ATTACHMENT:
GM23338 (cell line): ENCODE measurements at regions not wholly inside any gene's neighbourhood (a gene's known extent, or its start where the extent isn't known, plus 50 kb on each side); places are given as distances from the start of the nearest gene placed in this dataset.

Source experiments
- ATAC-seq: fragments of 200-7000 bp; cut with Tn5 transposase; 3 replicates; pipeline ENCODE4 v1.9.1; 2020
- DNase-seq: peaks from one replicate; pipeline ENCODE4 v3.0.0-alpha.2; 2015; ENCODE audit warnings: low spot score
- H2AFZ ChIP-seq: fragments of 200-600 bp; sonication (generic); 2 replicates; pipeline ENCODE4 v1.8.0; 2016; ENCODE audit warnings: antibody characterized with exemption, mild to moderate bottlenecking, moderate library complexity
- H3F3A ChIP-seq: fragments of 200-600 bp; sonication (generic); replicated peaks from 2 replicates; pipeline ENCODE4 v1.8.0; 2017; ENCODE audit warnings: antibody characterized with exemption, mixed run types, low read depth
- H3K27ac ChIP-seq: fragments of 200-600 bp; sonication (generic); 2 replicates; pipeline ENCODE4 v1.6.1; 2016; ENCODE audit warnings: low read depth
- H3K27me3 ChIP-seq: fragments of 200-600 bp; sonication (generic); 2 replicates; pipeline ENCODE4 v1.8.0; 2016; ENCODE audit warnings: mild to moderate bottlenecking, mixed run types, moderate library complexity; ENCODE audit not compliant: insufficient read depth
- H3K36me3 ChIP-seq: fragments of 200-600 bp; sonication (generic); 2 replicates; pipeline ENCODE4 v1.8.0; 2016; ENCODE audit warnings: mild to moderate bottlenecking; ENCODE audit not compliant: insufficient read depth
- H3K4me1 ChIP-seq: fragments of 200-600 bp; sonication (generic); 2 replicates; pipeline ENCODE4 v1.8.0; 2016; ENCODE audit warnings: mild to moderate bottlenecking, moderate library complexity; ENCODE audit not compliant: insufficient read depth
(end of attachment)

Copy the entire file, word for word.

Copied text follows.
GM23338 (cell line): ENCODE measurements at regions not wholly inside any gene's neighbourhood (a gene's known extent, or its start where the extent isn't known, plus 50 kb on each side); places are given as distances from the start of the nearest gene placed in this dataset.

Source experiments
- ATAC-seq: fragments of 200-7000 bp; cut with Tn5 transposase; 3 replicates; pipeline ENCODE4 v1.9.1; 2020
- DNase-seq: peaks from one replicate; pipeline ENCODE4 v3.0.0-alpha.2; 2015; ENCODE audit warnings: low spot score
- H2AFZ ChIP-seq: fragments of 200-600 bp; sonication (generic); 2 replicates; pipeline ENCODE4 v1.8.0; 2016; ENCODE audit warnings: antibody characterized with exemption, mild to moderate bottlenecking, moderate library complexity
- H3F3A ChIP-seq: fragments of 200-600 bp; sonication (generic); replicated peaks from 2 replicates; pipeline ENCODE4 v1.8.0; 2017; ENCODE audit warnings: antibody characterized with exemption, mixed run types, low read depth
- H3K27ac ChIP-seq: fragments of 200-600 bp; sonication (generic); 2 replicates; pipeline ENCODE4 v1.6.1; 2016; ENCODE audit warnings: low read depth
- H3K27me3 ChIP-seq: fragments of 200-600 bp; sonication (generic); 2 replicates; pipeline ENCODE4 v1.8.0; 2016; ENCODE audit warnings: mild to moderate bottlenecking, mixed run types, moderate library complexity; ENCODE audit not compliant: insufficient read depth
- H3K36me3 ChIP-seq: fragments of 200-600 bp; sonication (generic); 2 replicates; pipeline ENCODE4 v1.8.0; 2016; ENCODE audit warnings: mild to moderate bottlenecking; ENCODE audit not compliant: insufficient read depth
- H3K4me1 ChIP-seq: fragments of 200-600 bp; sonication (generic); 2 replicates; pipeline ENCODE4 v1.8.0; 2016; ENCODE audit warnings: mild to moderate bottlenecking, moderate library complexity; ENCODE audit not compliant: insufficient read depth